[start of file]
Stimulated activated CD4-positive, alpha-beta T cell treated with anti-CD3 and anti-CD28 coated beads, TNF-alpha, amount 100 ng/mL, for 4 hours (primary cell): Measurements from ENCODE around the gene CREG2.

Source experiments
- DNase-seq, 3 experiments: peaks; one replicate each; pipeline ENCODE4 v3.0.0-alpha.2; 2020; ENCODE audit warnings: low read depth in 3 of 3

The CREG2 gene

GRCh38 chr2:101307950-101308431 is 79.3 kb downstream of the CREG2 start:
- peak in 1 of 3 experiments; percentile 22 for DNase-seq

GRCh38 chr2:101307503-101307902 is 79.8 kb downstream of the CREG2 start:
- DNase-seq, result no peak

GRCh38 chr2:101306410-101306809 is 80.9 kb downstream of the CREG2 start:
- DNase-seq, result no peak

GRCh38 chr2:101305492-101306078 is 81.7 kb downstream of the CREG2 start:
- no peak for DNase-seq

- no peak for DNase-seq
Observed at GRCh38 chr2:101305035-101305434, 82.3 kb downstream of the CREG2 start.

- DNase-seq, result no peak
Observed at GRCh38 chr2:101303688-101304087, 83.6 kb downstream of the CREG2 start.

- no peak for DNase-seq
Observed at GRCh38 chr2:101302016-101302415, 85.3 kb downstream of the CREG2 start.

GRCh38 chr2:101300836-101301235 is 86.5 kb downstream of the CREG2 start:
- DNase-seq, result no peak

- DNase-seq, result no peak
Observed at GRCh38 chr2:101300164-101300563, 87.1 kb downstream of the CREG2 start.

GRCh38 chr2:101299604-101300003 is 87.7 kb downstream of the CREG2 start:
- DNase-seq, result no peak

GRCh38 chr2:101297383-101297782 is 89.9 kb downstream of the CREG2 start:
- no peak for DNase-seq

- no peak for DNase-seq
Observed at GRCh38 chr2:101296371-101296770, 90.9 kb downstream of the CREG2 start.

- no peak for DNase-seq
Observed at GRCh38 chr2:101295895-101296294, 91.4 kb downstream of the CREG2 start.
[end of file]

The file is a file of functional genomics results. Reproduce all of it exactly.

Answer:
Stimulated activated CD4-positive, alpha-beta T cell treated with anti-CD3 and anti-CD28 coated beads, TNF-alpha, amount 100 ng/mL, for 4 hours (primary cell): Measurements from ENCODE around the gene CREG2.

Source experiments
- DNase-seq, 3 experiments: peaks; one replicate each; pipeline ENCODE4 v3.0.0-alpha.2; 2020; ENCODE audit warnings: low read depth in 3 of 3

The CREG2 gene

GRCh38 chr2:101307950-101308431 is 79.3 kb downstream of the CREG2 start:
- peak in 1 of 3 experiments; percentile 22 for DNase-seq

GRCh38 chr2:101307503-101307902 is 79.8 kb downstream of the CREG2 start:
- DNase-seq, result no peak

GRCh38 chr2:101306410-101306809 is 80.9 kb downstream of the CREG2 start:
- DNase-seq, result no peak

GRCh38 chr2:101305492-101306078 is 81.7 kb downstream of the CREG2 start:
- no peak for DNase-seq

- no peak for DNase-seq
Observed at GRCh38 chr2:101305035-101305434, 82.3 kb downstream of the CREG2 start.

- DNase-seq, result no peak
Observed at GRCh38 chr2:101303688-101304087, 83.6 kb downstream of the CREG2 start.

- no peak for DNase-seq
Observed at GRCh38 chr2:101302016-101302415, 85.3 kb downstream of the CREG2 start.

GRCh38 chr2:101300836-101301235 is 86.5 kb downstream of the CREG2 start:
- DNase-seq, result no peak

- DNase-seq, result no peak
Observed at GRCh38 chr2:101300164-101300563, 87.1 kb downstream of the CREG2 start.

GRCh38 chr2:101299604-101300003 is 87.7 kb downstream of the CREG2 start:
- DNase-seq, result no peak

GRCh38 chr2:101297383-101297782 is 89.9 kb downstream of the CREG2 start:
- no peak for DNase-seq

- no peak for DNase-seq
Observed at GRCh38 chr2:101296371-101296770, 90.9 kb downstream of the CREG2 start.

- no peak for DNase-seq
Observed at GRCh38 chr2:101295895-101296294, 91.4 kb downstream of the CREG2 start.